• RKF Unsworth, LC Cullen, JN Pretty, DJ Smith & JJ Bell (2010) Economic and subsistence values of the standing stocks of seagrass fisheries: potential benefits of no-fishing marine protected area management. Ocean and Coastal Management 53 (5-6): 218-224.
  • RKF Unsworth & LC Cullen (2010) Recognising the Necessity for Seagrass Conservation. Conservation Letters 3 (2): 63-73.
  • K Maclean & LC Cullen (2009) Research methodologies for the co-production of knowledge for environmental management in Australia. Journal of the Royal Society of New Zealand, 39 (4): 205-208.
  • LC Cullen, JRA Butler, R Hill & C Margules (2008) Framework for the identification of linked socio-cultural and biophysical indicators for the Wet Tropics World Heritage Area. International Journal of Environmental, Cultural, Economic and Social Sustainability 4 (2): 37-46.
  • SE Pilgrim, LC Cullen, DJ Smith & J Pretty (2008) Ecological Knowledge is Lost in Wealthier Communities and Countries. Environmental Science and Technology 42 (4): 1004-1009.
  • LC Cullen, SE Pilgrim, DJ Smith & J Pretty (2007) The Loss of Local Ecological Knowledge as it relates to Changes in Economic Status: consequences for sustainable self-management of marine natural resources. International Journal of Interdisciplinary Social Sciences 2 (1): 289-299.
  • SE Pilgrim, LC Cullen, DJ Smith and J Pretty (2007) Hidden Harvest or Hidden Revenue? The effect of economic development pressures on local resource use in a remote region of southeast   Sulawesi, Indonesia. Indian Journal of Traditional Knowledge 6 (1): 150-159.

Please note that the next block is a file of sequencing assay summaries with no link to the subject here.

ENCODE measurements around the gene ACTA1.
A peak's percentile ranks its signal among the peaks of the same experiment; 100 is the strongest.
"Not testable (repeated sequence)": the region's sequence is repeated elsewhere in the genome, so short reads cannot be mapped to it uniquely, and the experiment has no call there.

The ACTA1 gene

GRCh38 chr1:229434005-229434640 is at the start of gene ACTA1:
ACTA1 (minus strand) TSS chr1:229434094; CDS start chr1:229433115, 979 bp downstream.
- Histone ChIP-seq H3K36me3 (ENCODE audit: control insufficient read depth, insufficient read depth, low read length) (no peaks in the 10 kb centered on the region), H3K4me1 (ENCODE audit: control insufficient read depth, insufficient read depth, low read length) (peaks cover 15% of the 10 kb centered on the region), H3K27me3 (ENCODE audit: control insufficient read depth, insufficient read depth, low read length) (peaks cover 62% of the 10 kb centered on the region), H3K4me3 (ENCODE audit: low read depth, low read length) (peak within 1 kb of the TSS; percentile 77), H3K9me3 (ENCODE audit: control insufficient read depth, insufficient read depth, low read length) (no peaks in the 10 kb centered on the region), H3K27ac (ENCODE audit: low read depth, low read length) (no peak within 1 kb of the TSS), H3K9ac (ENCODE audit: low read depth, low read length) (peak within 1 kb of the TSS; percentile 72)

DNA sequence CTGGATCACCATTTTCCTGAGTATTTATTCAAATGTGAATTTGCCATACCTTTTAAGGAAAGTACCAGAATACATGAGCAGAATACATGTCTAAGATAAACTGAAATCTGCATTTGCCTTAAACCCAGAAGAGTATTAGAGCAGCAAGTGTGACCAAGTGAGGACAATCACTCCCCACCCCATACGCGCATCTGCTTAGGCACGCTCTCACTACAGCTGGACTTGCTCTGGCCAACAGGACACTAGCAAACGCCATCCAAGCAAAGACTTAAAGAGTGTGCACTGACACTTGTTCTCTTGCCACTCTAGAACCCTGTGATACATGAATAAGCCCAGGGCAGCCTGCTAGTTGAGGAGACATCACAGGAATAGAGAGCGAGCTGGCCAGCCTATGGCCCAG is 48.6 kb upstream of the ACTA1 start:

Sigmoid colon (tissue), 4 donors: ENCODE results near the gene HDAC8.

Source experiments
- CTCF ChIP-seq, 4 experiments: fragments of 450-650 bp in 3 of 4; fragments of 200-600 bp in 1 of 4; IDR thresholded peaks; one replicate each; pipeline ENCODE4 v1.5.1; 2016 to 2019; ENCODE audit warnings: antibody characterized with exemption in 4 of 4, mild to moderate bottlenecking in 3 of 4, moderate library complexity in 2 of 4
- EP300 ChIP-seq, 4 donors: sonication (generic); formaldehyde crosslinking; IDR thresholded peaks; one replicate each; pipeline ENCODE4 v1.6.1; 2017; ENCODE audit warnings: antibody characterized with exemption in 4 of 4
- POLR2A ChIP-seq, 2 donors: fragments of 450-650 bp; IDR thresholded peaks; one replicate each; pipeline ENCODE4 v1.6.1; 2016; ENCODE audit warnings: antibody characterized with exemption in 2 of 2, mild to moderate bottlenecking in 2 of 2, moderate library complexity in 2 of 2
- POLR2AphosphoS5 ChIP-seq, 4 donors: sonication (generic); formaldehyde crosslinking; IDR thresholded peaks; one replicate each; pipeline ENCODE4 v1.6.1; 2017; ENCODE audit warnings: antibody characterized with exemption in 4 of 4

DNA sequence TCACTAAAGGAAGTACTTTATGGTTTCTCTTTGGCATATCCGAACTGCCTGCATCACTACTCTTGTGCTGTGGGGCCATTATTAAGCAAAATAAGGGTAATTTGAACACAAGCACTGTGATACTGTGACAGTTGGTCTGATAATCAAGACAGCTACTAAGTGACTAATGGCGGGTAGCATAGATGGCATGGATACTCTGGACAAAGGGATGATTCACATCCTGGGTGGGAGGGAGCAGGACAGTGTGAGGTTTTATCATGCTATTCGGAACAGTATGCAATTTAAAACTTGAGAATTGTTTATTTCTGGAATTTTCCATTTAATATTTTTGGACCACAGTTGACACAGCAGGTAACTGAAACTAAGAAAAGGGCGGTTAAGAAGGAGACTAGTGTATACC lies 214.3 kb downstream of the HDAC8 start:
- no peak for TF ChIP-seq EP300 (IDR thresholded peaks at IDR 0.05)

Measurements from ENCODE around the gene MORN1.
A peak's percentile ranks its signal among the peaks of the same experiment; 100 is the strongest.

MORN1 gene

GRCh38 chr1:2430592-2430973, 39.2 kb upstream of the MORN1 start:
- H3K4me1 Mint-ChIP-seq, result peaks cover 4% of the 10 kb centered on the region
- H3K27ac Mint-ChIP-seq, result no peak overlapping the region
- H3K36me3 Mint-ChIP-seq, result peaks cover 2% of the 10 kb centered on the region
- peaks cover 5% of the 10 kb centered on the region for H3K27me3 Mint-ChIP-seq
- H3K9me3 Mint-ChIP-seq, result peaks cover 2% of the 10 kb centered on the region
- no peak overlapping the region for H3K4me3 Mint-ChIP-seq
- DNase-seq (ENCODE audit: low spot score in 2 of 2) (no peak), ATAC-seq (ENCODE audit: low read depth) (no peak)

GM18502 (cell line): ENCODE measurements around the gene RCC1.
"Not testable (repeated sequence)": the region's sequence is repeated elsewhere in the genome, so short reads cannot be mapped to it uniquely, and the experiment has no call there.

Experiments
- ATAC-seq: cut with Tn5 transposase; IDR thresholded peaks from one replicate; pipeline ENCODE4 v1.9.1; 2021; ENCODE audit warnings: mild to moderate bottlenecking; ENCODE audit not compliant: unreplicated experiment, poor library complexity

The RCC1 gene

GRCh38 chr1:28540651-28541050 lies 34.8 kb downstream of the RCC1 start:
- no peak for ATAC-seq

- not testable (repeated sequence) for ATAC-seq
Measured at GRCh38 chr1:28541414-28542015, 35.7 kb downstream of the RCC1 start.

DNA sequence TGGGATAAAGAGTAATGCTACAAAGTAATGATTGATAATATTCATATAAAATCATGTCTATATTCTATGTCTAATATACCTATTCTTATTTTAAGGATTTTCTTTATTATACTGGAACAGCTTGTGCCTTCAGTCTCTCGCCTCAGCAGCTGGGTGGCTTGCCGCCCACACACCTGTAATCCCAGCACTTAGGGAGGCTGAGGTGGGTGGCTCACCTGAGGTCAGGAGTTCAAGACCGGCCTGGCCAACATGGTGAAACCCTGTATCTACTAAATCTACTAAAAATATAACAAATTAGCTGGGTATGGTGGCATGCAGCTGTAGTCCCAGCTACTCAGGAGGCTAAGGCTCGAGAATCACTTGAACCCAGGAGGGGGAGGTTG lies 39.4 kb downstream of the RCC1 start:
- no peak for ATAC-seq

Environmental Knowledge in Motion: Ingenuity and Perseverance of Hunters among North Greenland

Dog sleds, North Greenland. Photo: Hayashi Naotaka

Background: This case study examines responses to climate change amongst hunters in Avanersuaq, North Greenland. It highlights how climate change impacts and adaptations interact with social, cultural and economic dimensions. Accordingly, the impact of climate change differs from place to place.  In addition, the perception of climate change varies from the local to the national levels. Just one example of this is that there is a growing expectation that climate change may bring an opportunity to the inhabitants of South Greenland, which makes South Greenland an interesting place to analyze.  This is very different from other places in the Circumpolar North, for example, Nunavut, Canada, where climate change is always thought to bring about a negative impact to the local people.  The study of Greenland always teaches me how the perception of environmental change influences and shapes the future vision of community.